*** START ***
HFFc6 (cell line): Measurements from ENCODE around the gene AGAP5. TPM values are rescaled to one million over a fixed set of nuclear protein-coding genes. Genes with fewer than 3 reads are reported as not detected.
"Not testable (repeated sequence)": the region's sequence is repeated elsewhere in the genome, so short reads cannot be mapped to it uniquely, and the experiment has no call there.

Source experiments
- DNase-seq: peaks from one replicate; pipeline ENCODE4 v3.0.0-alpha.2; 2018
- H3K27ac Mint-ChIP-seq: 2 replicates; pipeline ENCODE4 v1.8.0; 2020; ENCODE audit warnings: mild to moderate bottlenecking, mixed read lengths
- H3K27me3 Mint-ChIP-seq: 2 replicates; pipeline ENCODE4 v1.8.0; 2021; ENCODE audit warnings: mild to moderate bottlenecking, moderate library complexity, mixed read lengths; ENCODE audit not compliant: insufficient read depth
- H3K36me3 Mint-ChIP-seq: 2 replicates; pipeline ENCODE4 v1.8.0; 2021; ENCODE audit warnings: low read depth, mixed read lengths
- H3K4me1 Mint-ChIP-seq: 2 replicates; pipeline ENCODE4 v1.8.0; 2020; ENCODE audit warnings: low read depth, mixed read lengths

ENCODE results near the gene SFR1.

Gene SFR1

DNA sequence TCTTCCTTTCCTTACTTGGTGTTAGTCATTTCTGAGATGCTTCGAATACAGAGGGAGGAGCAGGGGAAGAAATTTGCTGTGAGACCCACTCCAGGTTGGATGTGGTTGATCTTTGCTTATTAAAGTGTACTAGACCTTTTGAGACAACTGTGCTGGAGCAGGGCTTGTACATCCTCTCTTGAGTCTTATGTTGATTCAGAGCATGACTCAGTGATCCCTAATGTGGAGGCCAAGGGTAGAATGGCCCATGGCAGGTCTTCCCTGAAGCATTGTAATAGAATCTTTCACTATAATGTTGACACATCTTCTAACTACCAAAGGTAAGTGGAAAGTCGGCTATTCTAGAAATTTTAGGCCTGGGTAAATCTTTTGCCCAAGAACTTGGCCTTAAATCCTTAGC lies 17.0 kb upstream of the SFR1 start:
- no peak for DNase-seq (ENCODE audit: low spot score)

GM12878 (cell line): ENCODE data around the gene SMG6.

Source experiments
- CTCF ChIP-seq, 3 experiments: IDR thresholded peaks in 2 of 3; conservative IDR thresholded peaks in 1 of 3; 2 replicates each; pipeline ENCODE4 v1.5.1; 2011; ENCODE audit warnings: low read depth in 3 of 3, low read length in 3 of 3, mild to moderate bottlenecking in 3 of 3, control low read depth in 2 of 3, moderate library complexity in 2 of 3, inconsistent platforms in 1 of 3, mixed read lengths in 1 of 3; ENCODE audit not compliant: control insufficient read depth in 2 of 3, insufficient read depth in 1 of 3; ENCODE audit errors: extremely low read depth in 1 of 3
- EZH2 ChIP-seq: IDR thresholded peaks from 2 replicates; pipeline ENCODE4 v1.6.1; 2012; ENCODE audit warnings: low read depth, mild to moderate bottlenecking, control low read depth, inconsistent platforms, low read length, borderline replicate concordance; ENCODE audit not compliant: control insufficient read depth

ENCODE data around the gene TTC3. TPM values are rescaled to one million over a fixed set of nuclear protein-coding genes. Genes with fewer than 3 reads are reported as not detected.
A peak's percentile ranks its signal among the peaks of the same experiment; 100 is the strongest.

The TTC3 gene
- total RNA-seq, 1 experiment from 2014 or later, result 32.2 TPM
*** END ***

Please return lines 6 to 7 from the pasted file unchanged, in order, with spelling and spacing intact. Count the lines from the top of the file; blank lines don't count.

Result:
- H3K27me3 Mint-ChIP-seq: 2 replicates; pipeline ENCODE4 v1.8.0; 2021; ENCODE audit warnings: mild to moderate bottlenecking, moderate library complexity, mixed read lengths; ENCODE audit not compliant: insufficient read depth
- H3K36me3 Mint-ChIP-seq: 2 replicates; pipeline ENCODE4 v1.8.0; 2021; ENCODE audit warnings: low read depth, mixed read lengths